A few weeks ago I shared the plan of Berkeley, California to exterminate the California ground squirrels living in Cesar Chavez Park due to concerns that the squirrels' burrowing might release buried toxic chemicals into the adjacent San Francisco Bay.
Happily, this plan has now been postponed while the city looks for other options. The city council voted to order the city manager to report back in two months with a new plan for dealing with the squirrels, and a response to questions that were raised by citizens and activist groups, including the local Golden Gate Audubon Society, who were upset with the impending slaughter.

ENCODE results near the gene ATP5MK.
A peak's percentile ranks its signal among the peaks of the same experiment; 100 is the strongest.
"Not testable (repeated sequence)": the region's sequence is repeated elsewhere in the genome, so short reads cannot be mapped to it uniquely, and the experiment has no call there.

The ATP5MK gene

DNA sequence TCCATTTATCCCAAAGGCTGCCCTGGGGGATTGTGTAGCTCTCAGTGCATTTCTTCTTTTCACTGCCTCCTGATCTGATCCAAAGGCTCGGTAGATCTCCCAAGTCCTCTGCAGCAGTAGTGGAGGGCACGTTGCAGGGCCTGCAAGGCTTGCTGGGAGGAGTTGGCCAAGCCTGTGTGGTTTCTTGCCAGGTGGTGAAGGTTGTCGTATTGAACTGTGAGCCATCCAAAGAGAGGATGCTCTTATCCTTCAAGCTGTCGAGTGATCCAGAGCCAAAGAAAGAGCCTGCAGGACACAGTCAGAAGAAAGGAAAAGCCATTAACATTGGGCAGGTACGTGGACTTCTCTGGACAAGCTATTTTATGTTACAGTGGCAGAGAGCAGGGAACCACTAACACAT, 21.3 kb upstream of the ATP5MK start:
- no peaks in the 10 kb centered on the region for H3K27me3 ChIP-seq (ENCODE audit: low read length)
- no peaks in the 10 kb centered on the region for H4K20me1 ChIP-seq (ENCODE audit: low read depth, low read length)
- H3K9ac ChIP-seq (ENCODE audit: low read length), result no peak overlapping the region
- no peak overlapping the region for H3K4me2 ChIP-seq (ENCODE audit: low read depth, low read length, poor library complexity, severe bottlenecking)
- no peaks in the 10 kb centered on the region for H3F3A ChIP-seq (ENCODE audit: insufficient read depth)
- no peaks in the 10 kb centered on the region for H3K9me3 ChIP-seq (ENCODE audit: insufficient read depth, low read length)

While it's possible that the squirrels could still face extermination down the road, it looks like the city of Berkeley is now wanting to find another course of action toward reducing the park's ground squirrel population. The Audubon group, in a comment letter submitted to the council, has made suggestions that include modifying the vegetation in the park to reduce the squirrel population, encouraging the presence of natural predators, the use of squirrel contraceptives, and stricter enforcement of rules against feeding the squirrels.
Perhaps in the future cities might want to reconsider the wisdom of building parks on top of toxic landfills.